Making Pole Dancing a Sport Is Offensive to Strippers
Pole studio owners are making money off of a culture and simultaneously distancing themselves from it.
Antonio Diaz / Getty
During the past decade, stripper culture has gone mainstream, making its way into popular Instagram accounts, fitness studios, and the pop culture consciousness. Pole dance exercise classes, in particular, are incredibly popular among people who might be looking to express their sexuality and stay fit through physically challenging creative movements without actually making, what would be for many, a drastic career change.
If you’ve ever been to the club or on YouTube, you know that pole dance, in any form, requires immense core strength, skill, and technique. The US Pole Dance Federation regularly hosts events and competitions that showcase the athleticism of pole dance as a physical feat, and near the end of last year, the Global Association of International Sports Federation made pole dancing a provisionally recognized sport—the first step of many that could one day help make pole dancing an Olympic sport.
Back in 2015, however, the emergence of the Instagram hashtag #notastripper pointed to a huge division between those who dance for sport and those who do it for a living. At the time, pole fitness enthusiasts and other proponents of the hashtag claimed they were pushing back against the “stigma” of enjoying a form of dance that looks provocative but is strictly for exercise, a movement that appears to be alive and well on Instagram. Unfortunately, the majority of the stigma associated with pole dance often falls on those for whom dancing is a primary source of income, such as strippers—as well as those performing other types of sex work.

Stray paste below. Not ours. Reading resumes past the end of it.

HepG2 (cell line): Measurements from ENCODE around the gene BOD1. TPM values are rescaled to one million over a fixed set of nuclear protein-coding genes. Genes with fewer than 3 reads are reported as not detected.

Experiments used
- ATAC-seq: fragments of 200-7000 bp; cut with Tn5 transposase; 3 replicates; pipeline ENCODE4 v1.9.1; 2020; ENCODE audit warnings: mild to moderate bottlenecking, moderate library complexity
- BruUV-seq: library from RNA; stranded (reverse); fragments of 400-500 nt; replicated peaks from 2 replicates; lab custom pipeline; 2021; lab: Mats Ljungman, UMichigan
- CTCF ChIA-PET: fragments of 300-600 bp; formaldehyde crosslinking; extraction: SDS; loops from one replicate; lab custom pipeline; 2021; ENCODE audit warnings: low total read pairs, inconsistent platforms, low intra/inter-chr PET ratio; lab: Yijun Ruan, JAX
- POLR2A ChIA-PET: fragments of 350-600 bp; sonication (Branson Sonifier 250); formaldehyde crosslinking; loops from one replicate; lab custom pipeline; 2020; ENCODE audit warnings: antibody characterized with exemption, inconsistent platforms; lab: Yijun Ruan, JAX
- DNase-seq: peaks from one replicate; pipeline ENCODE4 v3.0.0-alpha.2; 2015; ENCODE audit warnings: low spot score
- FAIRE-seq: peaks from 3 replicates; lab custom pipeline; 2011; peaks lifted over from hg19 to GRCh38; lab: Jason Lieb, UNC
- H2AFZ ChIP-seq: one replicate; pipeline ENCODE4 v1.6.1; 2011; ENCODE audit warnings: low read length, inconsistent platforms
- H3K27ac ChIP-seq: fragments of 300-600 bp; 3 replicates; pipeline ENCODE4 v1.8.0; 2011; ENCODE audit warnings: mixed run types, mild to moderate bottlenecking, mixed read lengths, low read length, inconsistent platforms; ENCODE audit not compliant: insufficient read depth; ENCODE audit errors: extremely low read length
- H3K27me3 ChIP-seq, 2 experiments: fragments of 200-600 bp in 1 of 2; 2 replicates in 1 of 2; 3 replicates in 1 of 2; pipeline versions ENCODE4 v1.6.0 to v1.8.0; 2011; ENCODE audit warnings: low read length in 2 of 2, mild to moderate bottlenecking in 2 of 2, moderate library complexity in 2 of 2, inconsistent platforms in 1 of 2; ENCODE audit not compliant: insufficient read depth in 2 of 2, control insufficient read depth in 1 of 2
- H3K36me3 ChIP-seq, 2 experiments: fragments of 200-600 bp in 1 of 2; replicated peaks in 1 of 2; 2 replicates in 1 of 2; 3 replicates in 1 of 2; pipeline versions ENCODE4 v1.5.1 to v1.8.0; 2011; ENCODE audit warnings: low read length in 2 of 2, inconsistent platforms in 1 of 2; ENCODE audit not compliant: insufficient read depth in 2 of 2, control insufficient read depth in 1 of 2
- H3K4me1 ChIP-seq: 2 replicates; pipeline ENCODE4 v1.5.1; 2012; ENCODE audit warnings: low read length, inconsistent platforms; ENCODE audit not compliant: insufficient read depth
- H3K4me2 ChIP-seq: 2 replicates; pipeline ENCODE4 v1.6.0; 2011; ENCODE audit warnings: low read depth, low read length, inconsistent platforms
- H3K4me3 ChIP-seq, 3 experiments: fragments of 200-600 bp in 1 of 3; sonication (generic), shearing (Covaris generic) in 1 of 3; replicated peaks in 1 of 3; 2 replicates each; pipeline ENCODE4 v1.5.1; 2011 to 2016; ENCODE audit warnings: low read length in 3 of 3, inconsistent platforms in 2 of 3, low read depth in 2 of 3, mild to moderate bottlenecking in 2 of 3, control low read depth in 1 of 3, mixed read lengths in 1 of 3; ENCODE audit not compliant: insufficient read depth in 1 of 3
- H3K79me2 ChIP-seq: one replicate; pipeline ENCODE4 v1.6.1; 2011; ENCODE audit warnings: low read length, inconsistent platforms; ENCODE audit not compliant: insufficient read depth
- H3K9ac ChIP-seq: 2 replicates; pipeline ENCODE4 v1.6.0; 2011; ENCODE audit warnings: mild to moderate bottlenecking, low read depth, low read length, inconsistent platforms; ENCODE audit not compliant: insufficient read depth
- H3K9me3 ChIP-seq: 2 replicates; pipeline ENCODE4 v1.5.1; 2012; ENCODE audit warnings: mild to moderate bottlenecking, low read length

“Pole is trendy, and social media has increased its visibility exponentially,” says Elle Stanger, the writer and stripper who started the hashtag #yesastripper in response to the earlier social media movement to distance pole dance from its strip-club origins. Stanger says the efforts to make pole dance more conventional “is motivated by a changing audience, because the primary demographic for anti-stripper pole dance is young, white, millennial women.” Those are the women who really need everyone on Instagram to know they are #notastripper since they want nothing to do with the connotation that goes with the actual profession.
Stanger adds that the monetization of suburban pole studios and pole fitness classes taught by non-strippers, for example, could be driving the movement for separation from stripper culture. These owners are making money off a culture and then purposely distancing themselves from it.
“The push to reframe pole dancing as an edgy—but not too edgy—form of exercise is part of a bigger story of non-sex working women appropriating sex workers' cultural and theoretical innovations while at the same time doing all they can to distance themselves from sex workers,” says Heather Berg, a lecturer at USC who researches labor, sex work, and public policy. She adds that the mainstreaming of pole dance, including its adoption of aesthetics originated by strippers, “should mean less stigma for people who dance for a living,” but instead it “appropriates an art form sex workers developed, directs profit at non-sex workers, and reinforces stigma.”